Courtney MilanHi everyone. I’m an author. I happen to be hapa (my mother is Chinese), but I don’t want to talk about me today. Or my books. I want to talk about what I’m reading.

This year, I’ve been making an effort to diversify my reading. The thing is, I thought I was trying to do that in the past. I really did. I told myself that I was open to reading anything that came my way. I made a conscious effort to try and buy books that I knew were written by an author of color. But I went back through my “read” list for 2013, and my attempt to be open meant that less than 10% of my books were written by authors of color.

I realized that I can’t wait for a book to jump in front of my face. If I want to read diverse books, I’m going to have to actively search out authors of color. So in 2014, I’m reading one author of color for every book I read by a white author.

So, today, in honor of APAHM, I want to talk about some of the awesome books I’ve read that were written by Asian authors so far this year.

* Alisha Rai’s Bedroom Games series, going from Play with Me to Risk and Reward and ending with Bet on Me. What I love about these books is that they take the same couple and see them through different stages of their relationship–from first love to tentative commitment through the happily ever after. But Alisha Rai does this without using emotional manipulation or cliffhanger endings. Every book is satisfying. Each book brings the hero and heroine closer together. There’s a lot of conflict in these books–but I never felt that the couple was “backsliding” into their old ways that you thought they’d fixed up.

The Perilous Life of Jade Yeo* Zen Cho’s The Perilous Life of Jade Yeo. This is a wonderful historical romance between a Malaysian (but I believe ethnically Chinese) woman and an Indian man. It’s based on Jane Eyre–but a version of Jane Eyre where Jane doesn’t end up with Rochester, and when St. John offers to take her to India, it’s not to colonize and proselytize, it’s because it’s his home. I don’t know how to describe this book but it made me want to jump up and down and push this book into other people’s hands. Read it, read it, read it!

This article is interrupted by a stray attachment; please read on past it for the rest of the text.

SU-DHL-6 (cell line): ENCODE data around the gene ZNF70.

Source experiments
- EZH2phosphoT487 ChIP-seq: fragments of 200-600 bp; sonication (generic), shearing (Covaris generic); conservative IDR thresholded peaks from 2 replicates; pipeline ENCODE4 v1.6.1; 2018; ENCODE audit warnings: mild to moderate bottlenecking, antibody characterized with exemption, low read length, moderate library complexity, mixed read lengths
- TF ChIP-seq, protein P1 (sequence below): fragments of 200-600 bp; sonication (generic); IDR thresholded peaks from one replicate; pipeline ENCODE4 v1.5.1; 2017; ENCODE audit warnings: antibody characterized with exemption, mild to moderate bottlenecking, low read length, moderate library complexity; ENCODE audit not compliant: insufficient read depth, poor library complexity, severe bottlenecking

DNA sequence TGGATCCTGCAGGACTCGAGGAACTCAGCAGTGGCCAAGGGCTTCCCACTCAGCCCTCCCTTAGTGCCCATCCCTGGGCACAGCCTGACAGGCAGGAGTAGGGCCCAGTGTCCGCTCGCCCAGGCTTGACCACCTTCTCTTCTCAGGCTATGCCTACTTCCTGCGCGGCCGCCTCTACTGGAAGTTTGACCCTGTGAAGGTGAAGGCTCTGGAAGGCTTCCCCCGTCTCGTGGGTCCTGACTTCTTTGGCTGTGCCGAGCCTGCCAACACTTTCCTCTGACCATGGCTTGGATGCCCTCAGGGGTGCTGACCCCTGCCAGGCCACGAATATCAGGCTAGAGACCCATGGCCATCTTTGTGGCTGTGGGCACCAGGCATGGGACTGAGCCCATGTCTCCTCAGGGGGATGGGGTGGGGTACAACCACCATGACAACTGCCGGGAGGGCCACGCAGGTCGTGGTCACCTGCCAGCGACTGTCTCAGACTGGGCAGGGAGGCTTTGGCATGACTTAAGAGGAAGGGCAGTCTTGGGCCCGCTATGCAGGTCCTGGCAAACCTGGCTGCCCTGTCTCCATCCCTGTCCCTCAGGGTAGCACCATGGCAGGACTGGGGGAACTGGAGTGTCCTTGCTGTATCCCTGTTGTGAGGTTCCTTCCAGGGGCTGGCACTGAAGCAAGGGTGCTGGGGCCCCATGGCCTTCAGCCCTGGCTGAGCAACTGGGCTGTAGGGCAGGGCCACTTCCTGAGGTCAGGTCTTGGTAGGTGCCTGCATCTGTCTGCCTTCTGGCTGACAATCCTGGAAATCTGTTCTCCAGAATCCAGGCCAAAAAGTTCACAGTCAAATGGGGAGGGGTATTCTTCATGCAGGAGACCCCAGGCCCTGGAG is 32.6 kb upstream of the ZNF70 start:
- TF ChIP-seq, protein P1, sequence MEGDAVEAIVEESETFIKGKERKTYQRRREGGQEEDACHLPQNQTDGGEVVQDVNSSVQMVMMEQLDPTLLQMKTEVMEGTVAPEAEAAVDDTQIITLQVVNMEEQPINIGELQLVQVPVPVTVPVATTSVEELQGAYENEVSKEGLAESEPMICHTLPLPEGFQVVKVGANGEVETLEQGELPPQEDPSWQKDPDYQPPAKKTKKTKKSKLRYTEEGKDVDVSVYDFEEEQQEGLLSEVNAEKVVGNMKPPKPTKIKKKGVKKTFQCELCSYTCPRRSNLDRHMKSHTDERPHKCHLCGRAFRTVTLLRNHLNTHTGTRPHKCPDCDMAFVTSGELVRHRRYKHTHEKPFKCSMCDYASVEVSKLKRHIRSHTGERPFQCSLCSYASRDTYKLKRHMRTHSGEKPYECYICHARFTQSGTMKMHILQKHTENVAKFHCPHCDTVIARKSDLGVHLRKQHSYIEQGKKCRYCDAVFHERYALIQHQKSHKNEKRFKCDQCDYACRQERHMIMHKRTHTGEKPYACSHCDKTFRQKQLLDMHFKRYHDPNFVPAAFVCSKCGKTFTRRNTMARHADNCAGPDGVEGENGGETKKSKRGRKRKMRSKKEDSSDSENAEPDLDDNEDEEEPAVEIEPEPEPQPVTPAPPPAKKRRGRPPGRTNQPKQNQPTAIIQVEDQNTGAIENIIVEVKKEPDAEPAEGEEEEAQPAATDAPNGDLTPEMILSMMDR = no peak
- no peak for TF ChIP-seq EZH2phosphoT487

* Suleikha Snyder’s Bollywood and the Beast. Every good Beauty and the Beast tale features two people who are both outsiders in their own way, but react to their exclusion in ways that serve as a foil for each other. This book is a wonderful Beauty and the Beast story. I identified so much with Rocky/Rakhee–her hard work, which was so often dismissed by others, her feeling that she didn’t really fit any place. I just felt so protective of her.

Claiming the Duchess* Did you know that Sherry Thomas has a new novella out? Claiming the Duchess is absolutely free, and it’s delightful. More than that, it’s an epistolary novella filled with her trademark wit. I can’t say much without giving out spoilers, but it was so, so lovely. So good that it made me reread her Fitzhugh Trilogy. Again.

* Amber Lin’s Giving it Up. When romances touch on sexual assault, they very often tend towards the stranger-danger sort of thing–some unknown, or barely known person assaulting the heroine. But statistically most rapes aren’t committed by strangers. I have a lot of thoughts about why romances tend to stranger-danger. I think, in part, it’s that the thought of rapes committed by dear friends make us (well, at least me) feel far more vulnerable. We want to believe that our friends would NEVER hurt us; if they do, it’s a double betrayal. This book has a raw honesty to it. If you are at all triggered by rape/sexual assault, this book WILL trigger you. This book has a difficult heroine, a very dark edge, and it delivers all the feels.

* I’m also super-excited about Sonali Dev’s upcoming A Bollywood Affair, a romance between a woman in an arranged marriage (she was married extremely young and she hasn’t seen her husband in 20 years–since she was four, so I assume the marriage hasn’t been consummated) and her husband’s brother who comes to serve her with divorce papers. Gah. That premise! I want to read it RIGHT NOW. But sadly, this is going to be out in October 2014.

For full disclosure, I should mention that I am friends with some of these authors–but I wouldn’t recommend a bad book to you.

I’m actively looking for more authors to read. Have someone to recommend? Let me know in the comments, and I will look them up.

So what recommendations do you have for Courtney? I’m curious too!

APAHM Feature: Cindy Pon

You guys! It’s May! I’m here, I’m alive, I have internet, and a new guest – Cindy Pon! She’s an ALBTSALBS first timer, so everyone please give her a very warm welcome!